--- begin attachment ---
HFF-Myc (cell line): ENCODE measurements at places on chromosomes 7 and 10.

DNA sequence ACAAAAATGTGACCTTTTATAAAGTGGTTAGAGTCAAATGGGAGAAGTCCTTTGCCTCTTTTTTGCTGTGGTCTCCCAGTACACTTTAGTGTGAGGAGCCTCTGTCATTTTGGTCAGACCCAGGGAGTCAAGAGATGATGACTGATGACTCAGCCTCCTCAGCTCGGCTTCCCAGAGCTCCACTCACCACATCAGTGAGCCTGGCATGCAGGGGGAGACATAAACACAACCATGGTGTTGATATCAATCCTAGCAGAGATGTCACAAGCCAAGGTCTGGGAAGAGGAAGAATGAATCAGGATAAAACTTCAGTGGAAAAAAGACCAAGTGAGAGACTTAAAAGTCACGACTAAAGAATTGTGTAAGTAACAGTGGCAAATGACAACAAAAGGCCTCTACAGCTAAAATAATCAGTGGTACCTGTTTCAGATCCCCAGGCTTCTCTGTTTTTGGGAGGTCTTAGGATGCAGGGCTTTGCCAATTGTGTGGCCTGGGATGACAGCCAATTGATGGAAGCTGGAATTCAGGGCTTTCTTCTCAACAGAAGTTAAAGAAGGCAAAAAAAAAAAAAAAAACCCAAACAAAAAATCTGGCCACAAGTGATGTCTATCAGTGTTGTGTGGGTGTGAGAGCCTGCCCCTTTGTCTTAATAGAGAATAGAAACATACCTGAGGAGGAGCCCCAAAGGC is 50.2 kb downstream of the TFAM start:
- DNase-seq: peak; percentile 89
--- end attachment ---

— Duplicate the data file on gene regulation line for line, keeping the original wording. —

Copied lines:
HFF-Myc (cell line): ENCODE measurements at places on chromosomes 7 and 10.

DNA sequence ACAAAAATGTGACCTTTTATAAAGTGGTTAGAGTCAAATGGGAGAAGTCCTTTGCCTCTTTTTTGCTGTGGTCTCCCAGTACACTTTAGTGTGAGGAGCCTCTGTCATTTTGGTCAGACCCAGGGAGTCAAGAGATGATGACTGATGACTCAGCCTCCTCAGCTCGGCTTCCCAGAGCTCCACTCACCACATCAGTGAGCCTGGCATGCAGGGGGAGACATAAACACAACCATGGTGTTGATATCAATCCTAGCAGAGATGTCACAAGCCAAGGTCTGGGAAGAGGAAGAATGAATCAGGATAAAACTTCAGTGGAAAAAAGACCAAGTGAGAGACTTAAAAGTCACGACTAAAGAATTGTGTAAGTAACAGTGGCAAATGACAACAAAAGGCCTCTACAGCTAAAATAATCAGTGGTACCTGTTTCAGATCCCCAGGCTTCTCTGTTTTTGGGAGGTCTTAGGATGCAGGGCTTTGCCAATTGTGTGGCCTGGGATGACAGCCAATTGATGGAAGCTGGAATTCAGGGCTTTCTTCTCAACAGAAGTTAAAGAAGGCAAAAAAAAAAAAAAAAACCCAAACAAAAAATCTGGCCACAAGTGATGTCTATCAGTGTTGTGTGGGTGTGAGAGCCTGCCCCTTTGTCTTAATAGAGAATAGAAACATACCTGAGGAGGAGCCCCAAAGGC is 50.2 kb downstream of the TFAM start:
- DNase-seq: peak; percentile 89